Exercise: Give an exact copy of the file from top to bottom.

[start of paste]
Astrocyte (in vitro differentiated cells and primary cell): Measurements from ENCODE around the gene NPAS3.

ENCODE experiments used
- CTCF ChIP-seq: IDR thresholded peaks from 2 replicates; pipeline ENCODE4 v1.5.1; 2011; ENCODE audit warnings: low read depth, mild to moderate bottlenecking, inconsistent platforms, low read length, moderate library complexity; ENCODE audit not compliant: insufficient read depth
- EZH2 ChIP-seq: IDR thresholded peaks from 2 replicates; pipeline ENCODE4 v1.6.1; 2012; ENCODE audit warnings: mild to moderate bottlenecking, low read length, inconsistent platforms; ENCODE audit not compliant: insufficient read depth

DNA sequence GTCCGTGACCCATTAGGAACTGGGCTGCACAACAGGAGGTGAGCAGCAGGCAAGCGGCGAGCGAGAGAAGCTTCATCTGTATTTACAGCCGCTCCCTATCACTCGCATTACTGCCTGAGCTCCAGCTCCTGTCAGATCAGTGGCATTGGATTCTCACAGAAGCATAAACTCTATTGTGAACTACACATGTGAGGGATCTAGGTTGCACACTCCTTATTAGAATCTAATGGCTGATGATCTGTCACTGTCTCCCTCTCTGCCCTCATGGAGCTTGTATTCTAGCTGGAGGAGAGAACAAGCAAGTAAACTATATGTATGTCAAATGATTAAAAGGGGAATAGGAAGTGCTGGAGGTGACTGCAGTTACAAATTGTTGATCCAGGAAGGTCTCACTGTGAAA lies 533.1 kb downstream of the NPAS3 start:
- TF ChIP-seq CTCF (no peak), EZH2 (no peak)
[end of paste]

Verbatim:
Astrocyte (in vitro differentiated cells and primary cell): Measurements from ENCODE around the gene NPAS3.

ENCODE experiments used
- CTCF ChIP-seq: IDR thresholded peaks from 2 replicates; pipeline ENCODE4 v1.5.1; 2011; ENCODE audit warnings: low read depth, mild to moderate bottlenecking, inconsistent platforms, low read length, moderate library complexity; ENCODE audit not compliant: insufficient read depth
- EZH2 ChIP-seq: IDR thresholded peaks from 2 replicates; pipeline ENCODE4 v1.6.1; 2012; ENCODE audit warnings: mild to moderate bottlenecking, low read length, inconsistent platforms; ENCODE audit not compliant: insufficient read depth

DNA sequence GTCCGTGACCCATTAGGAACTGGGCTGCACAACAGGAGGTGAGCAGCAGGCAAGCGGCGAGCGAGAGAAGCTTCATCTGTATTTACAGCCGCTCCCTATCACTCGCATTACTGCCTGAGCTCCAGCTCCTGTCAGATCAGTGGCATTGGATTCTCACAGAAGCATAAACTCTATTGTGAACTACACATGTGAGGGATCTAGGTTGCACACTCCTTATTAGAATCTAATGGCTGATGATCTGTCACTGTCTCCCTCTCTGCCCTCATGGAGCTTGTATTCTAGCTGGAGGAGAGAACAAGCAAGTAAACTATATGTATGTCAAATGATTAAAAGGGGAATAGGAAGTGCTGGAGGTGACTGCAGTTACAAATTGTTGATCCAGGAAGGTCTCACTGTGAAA lies 533.1 kb downstream of the NPAS3 start:
- TF ChIP-seq CTCF (no peak), EZH2 (no peak)